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Altered brain activity in juvenile myoclonic epilepsy with a monotherapy: a resting-state fMRI study



Juvenile myoclonic epilepsy (JME) is the most common syndrome of idiopathic generalized epilepsy. Although resting-state functional magnetic resonance imaging (rs-fMRI) studies have found thalamocortical circuit dysfunction in patients with JME, the pathophysiological mechanism of JME remains unclear. In this study, we used three complementary parameters of rs-fMRI to investigate aberrant brain activity in JME patients in comparison to that of healthy controls.


Rs-fMRI and clinical data were acquired from 49 patients with JME undergoing monotherapy and 44 age- and sex-matched healthy controls. After fMRI data preprocessing, the fractional amplitude of low-frequency fluctuation (fALFF), regional homogeneity (ReHo), and degree centrality (DC) were calculated and compared between the two groups. Correlation analysis was conducted to explore the relationship between local brain abnormalities and clinical features in JME patients.


Compared with the controls, the JME patients exhibited significantly decreased fALFF, ReHo and DC in the cerebellum, inferior parietal lobe, and visual cortex (including the fusiform and the lingual and middle occipital gyri), and increased DC in the right orbitofrontal cortex. In the JME patients, there were no regions with reduced ReHo compared to the controls. No significant correlation was observed between regional abnormalities of fALFF, ReHo or DC, and clinical features.


We demonstrated a wide range of abnormal functional activity in the brains of patients with JME, including the prefrontal cortex, visual cortex, default mode network, and cerebellum. The results suggest dysfunctions of the cerebello-cerebral circuits, which provide a clue on the potential pathogenesis of JME.


Juvenile myoclonic epilepsy (JME) is the most common syndrome of idiopathic generalized epilepsy (IGE) [1]. JME is characterized by myoclonic jerks, sometimes with generalized tonic-clonic seizures and less frequently with absence seizures. It typically starts during adolescence and has a better prognosis than symptomatic epilepsy [2]. The electroencephalographic (EEG) characteristics of JME are 3–4-Hz generalized polyspike-wave or spike-wave discharges, and routine brain magnetic resonance imaging (MRI) usually presents no structural abnormalities [3, 4]. Resting-state functional MRI (rs-fMRI) reveals intrinsic spontaneous neural activity without performing a task and thus aids in investigation of the possible pathogenesis of JME according to blood oxygen level-dependent signals at the whole-brain level [5].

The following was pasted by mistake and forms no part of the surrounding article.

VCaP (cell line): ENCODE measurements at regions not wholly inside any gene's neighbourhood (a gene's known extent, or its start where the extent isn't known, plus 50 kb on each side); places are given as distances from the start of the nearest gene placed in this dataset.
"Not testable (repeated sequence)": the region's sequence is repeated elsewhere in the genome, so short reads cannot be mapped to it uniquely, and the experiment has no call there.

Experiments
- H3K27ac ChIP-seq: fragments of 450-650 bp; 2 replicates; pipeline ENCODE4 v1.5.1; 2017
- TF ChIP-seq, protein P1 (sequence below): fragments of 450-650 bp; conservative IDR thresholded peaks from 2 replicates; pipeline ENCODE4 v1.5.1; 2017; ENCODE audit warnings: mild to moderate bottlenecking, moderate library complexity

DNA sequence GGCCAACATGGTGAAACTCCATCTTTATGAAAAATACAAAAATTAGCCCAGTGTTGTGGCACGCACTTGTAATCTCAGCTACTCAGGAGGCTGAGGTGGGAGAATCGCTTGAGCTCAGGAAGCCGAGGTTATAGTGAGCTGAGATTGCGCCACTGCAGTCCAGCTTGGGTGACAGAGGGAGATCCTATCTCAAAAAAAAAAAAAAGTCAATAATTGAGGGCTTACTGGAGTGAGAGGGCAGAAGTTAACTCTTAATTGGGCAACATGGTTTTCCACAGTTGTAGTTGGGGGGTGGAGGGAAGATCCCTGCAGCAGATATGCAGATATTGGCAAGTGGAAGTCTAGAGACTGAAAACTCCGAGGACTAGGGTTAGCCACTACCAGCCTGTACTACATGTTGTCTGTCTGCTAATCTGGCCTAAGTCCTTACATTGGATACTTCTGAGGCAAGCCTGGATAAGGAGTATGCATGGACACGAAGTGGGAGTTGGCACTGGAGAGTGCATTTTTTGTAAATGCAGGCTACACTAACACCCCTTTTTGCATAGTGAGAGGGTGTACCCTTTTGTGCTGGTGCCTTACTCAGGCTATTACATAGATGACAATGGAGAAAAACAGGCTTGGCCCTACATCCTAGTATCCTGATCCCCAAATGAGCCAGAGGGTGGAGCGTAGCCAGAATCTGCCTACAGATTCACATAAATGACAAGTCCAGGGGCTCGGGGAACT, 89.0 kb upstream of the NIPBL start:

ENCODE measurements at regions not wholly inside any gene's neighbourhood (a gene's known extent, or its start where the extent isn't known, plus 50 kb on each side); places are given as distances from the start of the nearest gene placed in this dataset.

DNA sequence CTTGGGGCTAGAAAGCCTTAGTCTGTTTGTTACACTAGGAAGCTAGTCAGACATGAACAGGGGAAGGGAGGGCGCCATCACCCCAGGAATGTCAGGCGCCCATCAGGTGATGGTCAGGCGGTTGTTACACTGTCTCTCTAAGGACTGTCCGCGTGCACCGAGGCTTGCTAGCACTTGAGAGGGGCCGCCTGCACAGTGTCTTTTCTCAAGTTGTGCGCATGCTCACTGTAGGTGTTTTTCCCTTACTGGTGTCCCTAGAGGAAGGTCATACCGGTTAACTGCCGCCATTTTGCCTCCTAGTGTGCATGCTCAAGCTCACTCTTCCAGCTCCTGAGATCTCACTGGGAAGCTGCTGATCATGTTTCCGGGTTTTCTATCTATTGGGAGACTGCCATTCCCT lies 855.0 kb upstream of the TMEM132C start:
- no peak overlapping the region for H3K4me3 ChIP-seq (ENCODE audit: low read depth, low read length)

The rs-fMRI is widely used to explore various neurological conditions using different analytical parameters. The amplitude of low-frequency fluctuation (ALFF), the fractional ALFF (fALFF), the regional homogeneity (ReHo) and the degree centrality (DC) measure local brain functions from various aspects and introduce a complementary relationship. The fALFF reflects the intensity of spontaneous neuronal activity at the voxel level, ReHo measures the synchronization of activity at a given voxel with its neighboring voxels, and DC demonstrates the importance of a node within a cerebral network and quantifies the centrality of node directly [6,7,8]. Using these parameters, a previous study has found functional changes and dysconnectivity among brain regions, especially in the thalamocortical circuit, in JME patients, thus reflecting different intrinsic neural activities at different levels in JME [9]. Additionally, widespread cortical (e.g., in the temporal, occipital, cingulate, and insular cortices) and subcortical (e.g., in the pallidum, hippocampus, and putamen) regional abnormalities have been evidenced in patients with JME, suggesting that brain dysfunction in JME occurs over a range of thalamofrontal regions [10, 11]. However, previous studies only used a single rs-fMRI parameter to investigate local brain activity alterations in JME patients [10, 12, 13].

In this study, we investigated aberrant brain functional activities in a group of JME patients in comparison to healthy controls (HCs), using three complementary metrics. To prevent confounding effects from multiple antiepileptic drugs, only JME patients undergoing monotherapy of valproate (VPA) or levetiracetam (LEV) were included in this study.

Materials and methods